When you hear the word maple, most people will likely think of one of the world’s most popular breakfast foods: maple syrup pancakes!
However, while maple trees might very well make delicious syrup, it’s also worth noting that maple trees make for pretty great firewood, too.
Maple wood is great as firewood because, besides being extremely affordable and easily accessible, maple wood is a great conductor of heat and can make a great, long-lasting burn.
While it’s not the thickest of woods, it doesn’t create plumes of smoke, splits very easily, and smells delicious.
While we’re sure that you can no doubt nab yourself some seasoned maple firewood from your local firewood supplier, if you are interested in trying out seasoning maple wood for yourself, then this article is going to be talking you through everything you need to know!
Along the way, we’ll also be sharing with you a variety of helpful insights and tips on how to get the very most out of your maple firewood.
From its most common characteristics, how well it burns and produces heat, all the way to how long you can expect it to season if you plan on doing it yourself - this guide is going to cover all bases! Read on.
What Is Maple Wood?
Before we jump into how long maple wood can take to season, we first think that it would be a good idea to talk you through some of the main characteristics of maple wood, so you can gain a better understanding of how well it will serve you as firewood.
Let’s take a look below:
Basic appearance - If you’re already familiar with maple wood, then we’re sure that you’re already familiar with the way that it differs from other types of firewood species of trees!
For starters, maple wood leaves are typically large in appearance with green pointed lobed leaves that can change to red, golden, and brown during the fall and winter.
They typically tend to have dark brown fruits with brown, reddish-hued twigs.
Average size - More often than not, maple wood trees can typically tend to grow to be around 75 feet high, although in city environments maple trees typically tend to grow to be far shorter than wild maple trees, with the average height at maturation being around 30 feet tall.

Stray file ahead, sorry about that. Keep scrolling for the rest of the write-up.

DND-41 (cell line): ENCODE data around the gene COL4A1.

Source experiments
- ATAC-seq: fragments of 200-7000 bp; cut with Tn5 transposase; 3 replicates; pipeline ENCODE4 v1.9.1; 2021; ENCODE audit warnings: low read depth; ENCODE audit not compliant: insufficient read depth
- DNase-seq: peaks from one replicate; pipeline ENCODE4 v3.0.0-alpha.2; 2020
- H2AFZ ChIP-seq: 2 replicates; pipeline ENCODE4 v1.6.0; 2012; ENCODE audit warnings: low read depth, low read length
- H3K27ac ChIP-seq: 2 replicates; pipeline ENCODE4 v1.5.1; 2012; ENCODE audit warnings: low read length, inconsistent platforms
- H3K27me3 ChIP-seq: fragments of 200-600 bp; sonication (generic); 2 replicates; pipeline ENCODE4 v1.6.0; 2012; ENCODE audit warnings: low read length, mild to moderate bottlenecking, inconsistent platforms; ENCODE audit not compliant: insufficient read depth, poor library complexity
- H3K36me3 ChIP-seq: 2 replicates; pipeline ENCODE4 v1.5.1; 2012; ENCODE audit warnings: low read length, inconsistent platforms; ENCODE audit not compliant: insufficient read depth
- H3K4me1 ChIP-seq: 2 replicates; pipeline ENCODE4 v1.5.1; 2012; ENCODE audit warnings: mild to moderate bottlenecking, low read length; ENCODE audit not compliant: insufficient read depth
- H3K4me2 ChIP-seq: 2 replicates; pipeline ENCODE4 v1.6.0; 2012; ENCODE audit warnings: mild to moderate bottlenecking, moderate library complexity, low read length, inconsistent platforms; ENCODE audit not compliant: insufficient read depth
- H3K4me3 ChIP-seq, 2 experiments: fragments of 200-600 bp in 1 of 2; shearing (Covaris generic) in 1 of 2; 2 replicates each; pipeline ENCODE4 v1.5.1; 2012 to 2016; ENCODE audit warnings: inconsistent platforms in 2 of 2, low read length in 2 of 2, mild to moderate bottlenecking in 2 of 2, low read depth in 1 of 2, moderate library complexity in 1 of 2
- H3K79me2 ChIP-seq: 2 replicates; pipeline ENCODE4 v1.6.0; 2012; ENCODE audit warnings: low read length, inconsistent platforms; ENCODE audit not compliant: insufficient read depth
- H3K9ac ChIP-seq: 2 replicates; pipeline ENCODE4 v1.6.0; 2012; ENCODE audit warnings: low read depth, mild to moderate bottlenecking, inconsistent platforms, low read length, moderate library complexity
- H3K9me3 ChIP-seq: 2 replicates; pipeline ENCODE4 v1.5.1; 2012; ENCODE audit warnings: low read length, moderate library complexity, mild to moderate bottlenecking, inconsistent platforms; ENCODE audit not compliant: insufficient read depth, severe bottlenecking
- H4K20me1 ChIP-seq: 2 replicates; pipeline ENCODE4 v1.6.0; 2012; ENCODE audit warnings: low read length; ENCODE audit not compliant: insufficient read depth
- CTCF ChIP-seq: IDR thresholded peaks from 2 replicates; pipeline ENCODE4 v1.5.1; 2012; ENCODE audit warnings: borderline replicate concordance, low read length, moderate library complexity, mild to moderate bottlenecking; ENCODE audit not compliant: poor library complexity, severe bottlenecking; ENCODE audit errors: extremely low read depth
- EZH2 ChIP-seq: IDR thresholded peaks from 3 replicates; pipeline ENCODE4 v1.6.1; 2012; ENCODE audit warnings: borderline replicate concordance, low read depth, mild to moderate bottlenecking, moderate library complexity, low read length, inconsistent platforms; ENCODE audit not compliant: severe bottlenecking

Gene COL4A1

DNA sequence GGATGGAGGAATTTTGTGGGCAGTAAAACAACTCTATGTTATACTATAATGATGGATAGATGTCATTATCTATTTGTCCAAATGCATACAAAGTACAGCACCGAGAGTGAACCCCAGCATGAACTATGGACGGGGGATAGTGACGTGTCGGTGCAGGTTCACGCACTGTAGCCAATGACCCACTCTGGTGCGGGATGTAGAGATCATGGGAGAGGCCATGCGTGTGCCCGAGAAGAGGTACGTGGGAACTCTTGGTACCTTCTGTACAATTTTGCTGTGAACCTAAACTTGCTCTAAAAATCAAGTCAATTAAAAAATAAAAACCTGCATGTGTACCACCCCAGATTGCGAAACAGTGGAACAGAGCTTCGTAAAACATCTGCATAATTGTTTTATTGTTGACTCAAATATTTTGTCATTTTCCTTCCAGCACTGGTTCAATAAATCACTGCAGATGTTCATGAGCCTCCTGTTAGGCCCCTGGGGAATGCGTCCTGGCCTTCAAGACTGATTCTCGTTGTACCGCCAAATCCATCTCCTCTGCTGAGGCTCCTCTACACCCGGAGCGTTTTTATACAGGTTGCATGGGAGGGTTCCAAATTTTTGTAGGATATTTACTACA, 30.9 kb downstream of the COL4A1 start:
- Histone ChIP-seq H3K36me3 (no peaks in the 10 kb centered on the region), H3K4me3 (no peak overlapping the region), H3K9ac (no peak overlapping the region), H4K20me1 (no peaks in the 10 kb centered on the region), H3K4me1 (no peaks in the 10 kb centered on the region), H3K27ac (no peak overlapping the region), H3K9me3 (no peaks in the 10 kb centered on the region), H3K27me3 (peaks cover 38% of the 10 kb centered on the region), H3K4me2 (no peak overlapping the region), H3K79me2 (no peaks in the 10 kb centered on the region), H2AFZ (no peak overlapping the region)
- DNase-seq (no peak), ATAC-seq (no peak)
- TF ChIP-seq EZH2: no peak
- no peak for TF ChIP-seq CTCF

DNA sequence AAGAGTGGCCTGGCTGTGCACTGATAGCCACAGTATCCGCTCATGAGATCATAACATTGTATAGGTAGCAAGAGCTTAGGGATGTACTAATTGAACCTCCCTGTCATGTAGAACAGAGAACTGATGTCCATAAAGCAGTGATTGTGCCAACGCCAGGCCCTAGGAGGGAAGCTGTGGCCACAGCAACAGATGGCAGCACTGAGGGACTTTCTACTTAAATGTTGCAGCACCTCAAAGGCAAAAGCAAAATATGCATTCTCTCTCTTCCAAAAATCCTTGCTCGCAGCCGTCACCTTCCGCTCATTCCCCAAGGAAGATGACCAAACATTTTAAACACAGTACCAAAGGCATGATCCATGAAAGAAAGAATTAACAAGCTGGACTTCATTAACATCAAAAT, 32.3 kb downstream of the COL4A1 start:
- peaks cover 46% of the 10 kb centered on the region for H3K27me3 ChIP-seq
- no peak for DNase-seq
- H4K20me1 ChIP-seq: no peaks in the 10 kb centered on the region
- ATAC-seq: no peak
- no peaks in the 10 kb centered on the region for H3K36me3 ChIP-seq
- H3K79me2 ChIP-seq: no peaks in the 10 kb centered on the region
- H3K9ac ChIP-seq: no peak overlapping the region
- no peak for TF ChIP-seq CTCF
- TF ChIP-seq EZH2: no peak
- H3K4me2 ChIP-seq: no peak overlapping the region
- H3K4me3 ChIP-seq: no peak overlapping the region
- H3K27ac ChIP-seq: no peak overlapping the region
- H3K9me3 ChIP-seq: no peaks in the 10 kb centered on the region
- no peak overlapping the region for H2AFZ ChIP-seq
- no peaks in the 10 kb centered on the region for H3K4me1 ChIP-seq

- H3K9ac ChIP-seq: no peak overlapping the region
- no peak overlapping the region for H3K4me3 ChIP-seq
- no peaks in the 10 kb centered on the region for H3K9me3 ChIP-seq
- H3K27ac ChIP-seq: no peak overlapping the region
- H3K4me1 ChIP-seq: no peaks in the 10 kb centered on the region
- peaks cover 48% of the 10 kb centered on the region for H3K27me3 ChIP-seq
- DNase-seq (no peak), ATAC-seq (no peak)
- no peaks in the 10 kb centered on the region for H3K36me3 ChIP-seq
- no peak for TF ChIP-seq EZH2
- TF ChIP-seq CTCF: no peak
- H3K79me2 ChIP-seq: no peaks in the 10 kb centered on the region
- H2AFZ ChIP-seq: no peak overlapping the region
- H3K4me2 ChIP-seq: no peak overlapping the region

Bark color - Although the color of maple trees can vary depending on a variety of different situational factors, the most common bark color that you will likely see maple tree bark being is dark brown bark with a slightly gray tinge.
In addition to this, the majority of maple trees will have a bark that contains ridges and splits on its surface.
Maple tree fruit - Interestingly, all maple trees are able to produce their very own fruits, which go by the official name of Samara.
These seedpods tend to contain one to two seeds that are typically around 2 inches and length and can grow into maple tree fruit.
How Long Does Maple Tree Firewood Take To Season?
However, if you would like to try your hand at seasoning your very own maple wood, then it’s important to make sure that you’re well aware of how long you’ll need to season it for.
When it comes to the average time frame required to season maple wood for firewood, you’re likely going to need to give your maple wood around 6 months for it to season correctly and be ready for use on a fire.
While this is significantly shorter than denser types of wood that require upwards of a 1 year to 2 years to properly season, 6 months is still a lengthy amount of time, so you will need to make sure that you’ve made the proper storage arrangements so that your maple wood will be able to season without being disturbed.
Ideally, we recommend that you prepare your maple wood by chopping it up into smaller logs, as smaller-sized wood logs are able to season far more quickly than larger logs.
Then, after you have done this, we recommend that you then create a storage hut for your firewood to season, and make sure that it is somewhere that will get plenty of direct sunlight to help speed up the seasoning process.
How To Know If Your Maple Wood Is Correctly Seasoned:
So, after you have given your maple wood enough time to season, you’ll need to make sure that you’re checking it to make sure that it is correctly seasoned before you try to burn it on the fire.
To do this, we recommend inspecting the ends of the maple wood logs that you have been seasoning.
If the maple firewood logs are very dark in appearance and appear to have cracks across the surface, then this is a strong indicator that the maple wood has been correctly seasoned.
In addition to this, you can also make sure that your maple wood is correctly seasoned by taking two logs and carefully knocking them both together.
If they make a “hollow” sound, then you can assume that all of the moisture content within the maple firewood has been given enough time to properly dry out - aka, season!
However, if you notice that your maple wood has any green color visible in the wood, then it means that your maple wood still needs time to season/dry out for a longer period of time.